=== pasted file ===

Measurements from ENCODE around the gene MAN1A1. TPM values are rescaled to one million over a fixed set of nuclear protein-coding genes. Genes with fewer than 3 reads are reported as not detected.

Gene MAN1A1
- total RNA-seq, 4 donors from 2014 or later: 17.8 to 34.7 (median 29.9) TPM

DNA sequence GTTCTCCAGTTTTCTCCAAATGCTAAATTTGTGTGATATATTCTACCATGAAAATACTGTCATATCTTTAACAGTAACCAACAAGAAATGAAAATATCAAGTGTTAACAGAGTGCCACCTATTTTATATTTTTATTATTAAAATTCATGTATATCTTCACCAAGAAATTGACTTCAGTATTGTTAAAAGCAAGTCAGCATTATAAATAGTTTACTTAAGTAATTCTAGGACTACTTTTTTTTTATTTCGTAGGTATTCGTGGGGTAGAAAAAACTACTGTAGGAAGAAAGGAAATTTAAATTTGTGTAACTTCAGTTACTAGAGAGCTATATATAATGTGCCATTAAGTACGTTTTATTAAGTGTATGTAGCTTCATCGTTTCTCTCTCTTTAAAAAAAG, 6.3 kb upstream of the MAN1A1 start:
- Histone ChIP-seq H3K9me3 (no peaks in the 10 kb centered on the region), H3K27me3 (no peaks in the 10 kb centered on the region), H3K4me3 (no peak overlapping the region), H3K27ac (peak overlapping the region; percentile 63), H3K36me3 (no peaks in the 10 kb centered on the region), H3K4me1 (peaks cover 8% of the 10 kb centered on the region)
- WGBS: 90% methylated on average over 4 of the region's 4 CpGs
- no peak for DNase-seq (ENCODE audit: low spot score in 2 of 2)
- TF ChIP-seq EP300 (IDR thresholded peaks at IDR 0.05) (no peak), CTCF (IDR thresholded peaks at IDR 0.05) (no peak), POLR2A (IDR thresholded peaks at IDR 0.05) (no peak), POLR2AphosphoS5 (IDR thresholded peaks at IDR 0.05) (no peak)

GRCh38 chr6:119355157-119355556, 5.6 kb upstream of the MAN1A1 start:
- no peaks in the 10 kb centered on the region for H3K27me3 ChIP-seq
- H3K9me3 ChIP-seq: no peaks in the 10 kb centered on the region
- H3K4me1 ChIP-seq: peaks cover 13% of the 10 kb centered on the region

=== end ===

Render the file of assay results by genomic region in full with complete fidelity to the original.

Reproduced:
Measurements from ENCODE around the gene MAN1A1. TPM values are rescaled to one million over a fixed set of nuclear protein-coding genes. Genes with fewer than 3 reads are reported as not detected.

Gene MAN1A1
- total RNA-seq, 4 donors from 2014 or later: 17.8 to 34.7 (median 29.9) TPM

DNA sequence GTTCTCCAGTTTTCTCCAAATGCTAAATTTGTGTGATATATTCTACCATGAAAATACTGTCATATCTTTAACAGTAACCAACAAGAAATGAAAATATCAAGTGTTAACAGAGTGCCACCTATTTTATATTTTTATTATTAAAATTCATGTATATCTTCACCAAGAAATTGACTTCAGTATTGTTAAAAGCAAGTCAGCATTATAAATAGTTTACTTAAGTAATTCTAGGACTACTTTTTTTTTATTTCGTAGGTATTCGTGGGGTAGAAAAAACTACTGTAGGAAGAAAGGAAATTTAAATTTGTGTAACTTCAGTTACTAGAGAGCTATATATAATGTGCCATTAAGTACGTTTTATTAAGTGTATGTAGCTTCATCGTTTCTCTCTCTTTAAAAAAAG, 6.3 kb upstream of the MAN1A1 start:
- Histone ChIP-seq H3K9me3 (no peaks in the 10 kb centered on the region), H3K27me3 (no peaks in the 10 kb centered on the region), H3K4me3 (no peak overlapping the region), H3K27ac (peak overlapping the region; percentile 63), H3K36me3 (no peaks in the 10 kb centered on the region), H3K4me1 (peaks cover 8% of the 10 kb centered on the region)
- WGBS: 90% methylated on average over 4 of the region's 4 CpGs
- no peak for DNase-seq (ENCODE audit: low spot score in 2 of 2)
- TF ChIP-seq EP300 (IDR thresholded peaks at IDR 0.05) (no peak), CTCF (IDR thresholded peaks at IDR 0.05) (no peak), POLR2A (IDR thresholded peaks at IDR 0.05) (no peak), POLR2AphosphoS5 (IDR thresholded peaks at IDR 0.05) (no peak)

GRCh38 chr6:119355157-119355556, 5.6 kb upstream of the MAN1A1 start:
- no peaks in the 10 kb centered on the region for H3K27me3 ChIP-seq
- H3K9me3 ChIP-seq: no peaks in the 10 kb centered on the region
- H3K4me1 ChIP-seq: peaks cover 13% of the 10 kb centered on the region